KOLKATA/GUWAHATI, Sept 26: The Tea Board India has written to registered auction organisers across the country, producers associations and buyers associations that it has been decided to revert to the old English auction system for which it has issued necessary timelines.
The letter issued on Monday said that it has been decided to introduce the practices of the erstwhile English auction system under the ambit of the Bharat auction model.
Earlier, the Bharat auction system was introduced in North India in April 2023, while the same was already in force in South India earlier.
The letter said that the Tea Board had already held consultations with NSEIT Limited regarding the re-introduction of the features of the English auction system in the newly configured software.
While the Tea Board had earlier suggested dropping of sale numbers 39 and 40 in all the auction centres across India, the statutory body revoked the decision after producers’ bodies said the tea companies would suffer financially if these two sales were dropped.
It said that sale number 41 to be held on October 17, 2023, will be held live under the English auction system.
All the stakeholders in North India had been saying that price discovery under the Bharat auction system was not optimal, unlike the English auction system.
A tea broker said that the Tea Board’s decision to revert to the English is welcome and will benefit all those involved in the trade.
Meanwhile, a report from Guwahati said the decision to ‘bring in practices of the erstwhile English auction model under the ambit of the Bharat model’ was taken following representations and meetings by stakeholders with officials as well as the Union Commerce Minister.
The tea growers, sellers, buyers and other stakeholders had maintained that there were several issues under the Bharat model, including low price realisation, and had urged for returning to the old system.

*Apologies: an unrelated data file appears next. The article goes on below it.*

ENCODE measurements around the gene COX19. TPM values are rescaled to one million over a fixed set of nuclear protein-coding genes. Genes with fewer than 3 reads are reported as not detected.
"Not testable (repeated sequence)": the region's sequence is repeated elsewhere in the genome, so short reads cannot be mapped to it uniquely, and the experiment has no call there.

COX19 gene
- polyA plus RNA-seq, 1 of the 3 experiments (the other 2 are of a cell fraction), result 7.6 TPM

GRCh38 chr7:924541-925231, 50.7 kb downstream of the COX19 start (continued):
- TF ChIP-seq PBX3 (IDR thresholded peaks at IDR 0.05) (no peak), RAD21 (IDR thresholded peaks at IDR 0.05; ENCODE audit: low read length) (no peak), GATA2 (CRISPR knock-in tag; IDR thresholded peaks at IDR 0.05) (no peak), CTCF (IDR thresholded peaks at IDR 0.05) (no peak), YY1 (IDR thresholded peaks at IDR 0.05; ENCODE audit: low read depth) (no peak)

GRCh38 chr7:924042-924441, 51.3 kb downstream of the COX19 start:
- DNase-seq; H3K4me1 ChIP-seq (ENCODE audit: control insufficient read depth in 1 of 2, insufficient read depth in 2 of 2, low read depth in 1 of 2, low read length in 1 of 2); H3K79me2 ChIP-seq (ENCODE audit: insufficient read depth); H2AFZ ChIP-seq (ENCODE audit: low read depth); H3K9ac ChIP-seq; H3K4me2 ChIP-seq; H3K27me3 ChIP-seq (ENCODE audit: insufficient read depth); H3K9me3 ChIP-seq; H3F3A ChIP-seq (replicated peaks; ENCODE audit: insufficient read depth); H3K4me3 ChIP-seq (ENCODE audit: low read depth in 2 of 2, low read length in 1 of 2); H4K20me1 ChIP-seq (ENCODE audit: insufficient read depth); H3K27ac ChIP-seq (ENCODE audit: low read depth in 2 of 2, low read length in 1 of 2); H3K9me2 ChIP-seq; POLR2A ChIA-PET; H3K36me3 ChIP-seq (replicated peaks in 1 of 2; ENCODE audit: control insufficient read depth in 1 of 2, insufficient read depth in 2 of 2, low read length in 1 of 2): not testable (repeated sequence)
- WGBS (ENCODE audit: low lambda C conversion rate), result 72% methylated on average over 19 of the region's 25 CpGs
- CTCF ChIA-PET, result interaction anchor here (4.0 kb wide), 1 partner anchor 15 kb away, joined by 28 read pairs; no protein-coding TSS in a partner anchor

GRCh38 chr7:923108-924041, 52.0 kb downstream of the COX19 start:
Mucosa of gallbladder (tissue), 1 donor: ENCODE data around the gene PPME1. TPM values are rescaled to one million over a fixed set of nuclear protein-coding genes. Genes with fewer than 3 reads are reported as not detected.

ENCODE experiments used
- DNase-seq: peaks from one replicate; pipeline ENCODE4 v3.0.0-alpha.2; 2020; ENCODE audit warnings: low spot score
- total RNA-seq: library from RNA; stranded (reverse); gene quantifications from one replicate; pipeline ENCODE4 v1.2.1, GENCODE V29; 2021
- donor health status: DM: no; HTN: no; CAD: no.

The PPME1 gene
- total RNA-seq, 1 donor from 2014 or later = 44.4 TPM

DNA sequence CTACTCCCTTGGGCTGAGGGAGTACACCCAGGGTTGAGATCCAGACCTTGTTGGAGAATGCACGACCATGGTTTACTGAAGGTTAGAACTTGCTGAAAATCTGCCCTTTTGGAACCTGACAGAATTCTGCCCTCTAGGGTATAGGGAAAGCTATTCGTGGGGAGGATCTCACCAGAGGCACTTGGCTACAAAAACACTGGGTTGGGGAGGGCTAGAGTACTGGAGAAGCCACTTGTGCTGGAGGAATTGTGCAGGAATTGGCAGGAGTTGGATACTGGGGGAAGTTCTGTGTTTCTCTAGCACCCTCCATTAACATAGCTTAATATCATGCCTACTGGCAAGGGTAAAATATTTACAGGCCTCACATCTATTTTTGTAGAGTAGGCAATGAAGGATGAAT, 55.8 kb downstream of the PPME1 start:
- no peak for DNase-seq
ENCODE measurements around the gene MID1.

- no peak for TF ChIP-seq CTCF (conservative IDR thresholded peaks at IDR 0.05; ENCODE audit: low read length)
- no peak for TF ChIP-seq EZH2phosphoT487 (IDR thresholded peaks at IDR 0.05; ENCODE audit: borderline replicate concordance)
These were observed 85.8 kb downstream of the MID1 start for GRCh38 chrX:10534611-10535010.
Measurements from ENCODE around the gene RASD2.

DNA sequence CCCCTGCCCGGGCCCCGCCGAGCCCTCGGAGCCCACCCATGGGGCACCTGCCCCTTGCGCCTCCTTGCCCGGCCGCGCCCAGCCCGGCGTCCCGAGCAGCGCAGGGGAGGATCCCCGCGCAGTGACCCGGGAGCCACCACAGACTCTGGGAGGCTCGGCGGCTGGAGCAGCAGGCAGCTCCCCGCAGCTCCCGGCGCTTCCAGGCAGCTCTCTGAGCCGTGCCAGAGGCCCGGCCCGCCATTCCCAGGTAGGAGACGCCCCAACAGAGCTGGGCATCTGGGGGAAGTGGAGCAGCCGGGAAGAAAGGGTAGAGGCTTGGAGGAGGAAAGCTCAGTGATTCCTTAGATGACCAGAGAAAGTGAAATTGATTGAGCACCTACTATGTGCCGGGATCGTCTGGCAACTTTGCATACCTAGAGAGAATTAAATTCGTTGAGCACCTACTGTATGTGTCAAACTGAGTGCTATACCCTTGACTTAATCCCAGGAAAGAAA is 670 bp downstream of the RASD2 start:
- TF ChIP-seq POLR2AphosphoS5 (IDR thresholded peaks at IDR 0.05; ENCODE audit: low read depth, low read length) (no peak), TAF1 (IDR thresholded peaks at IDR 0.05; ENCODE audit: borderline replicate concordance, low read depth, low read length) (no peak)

Tea Association of India (TAI) secretary general PK Bhattacharjee, in a letter on Monday, said that the decision to drop the sales ‘may have adverse consequences on the cash flow of tea companies, especially at a time when all tea garden managements are already facing financial obligations to meet their bonus commitments’.
“The deferment of the sale of catalogued teas could potentially result in a severe cash crunch for all tea companies, making it challenging to fulfil impending financial commitments and possibly creating a law and order situation in the garden,” he said.
The TAI requested for proceeding with the scheduled sales while simultaneous work to revert to the English auction is undertaken in the background.
The Nilgiri Wayanad Tea Association also dashed off a letter to the Tea Board over its ‘abrupt decision…without the concurrence of affected stakeholders’.
“We request you to kindly rescind this decision with immediate effect and call for a proper discussion to decide on a proper and acceptable timeline to bring back the English Auctions,” the association president CM Joseph said.
“In view of the concerns expressed in the representations, Board has considered their requests to allow conducting sale no 39 and 40 across all auction centres of India as per schedule,” the later order issued by the controller of licensing said.
The Bharat system has been better received in South India, but the auctioneers and other stakeholders in Northern India have expressed “dissatisfaction” over the new model and have been pursuing returning to the former English auction system.
A basic difference between the two systems is that in the Bharat Auction model, the bids are entered before the lots offered go live, while in the English system, the bids can be made till a lot is sold. (PTI)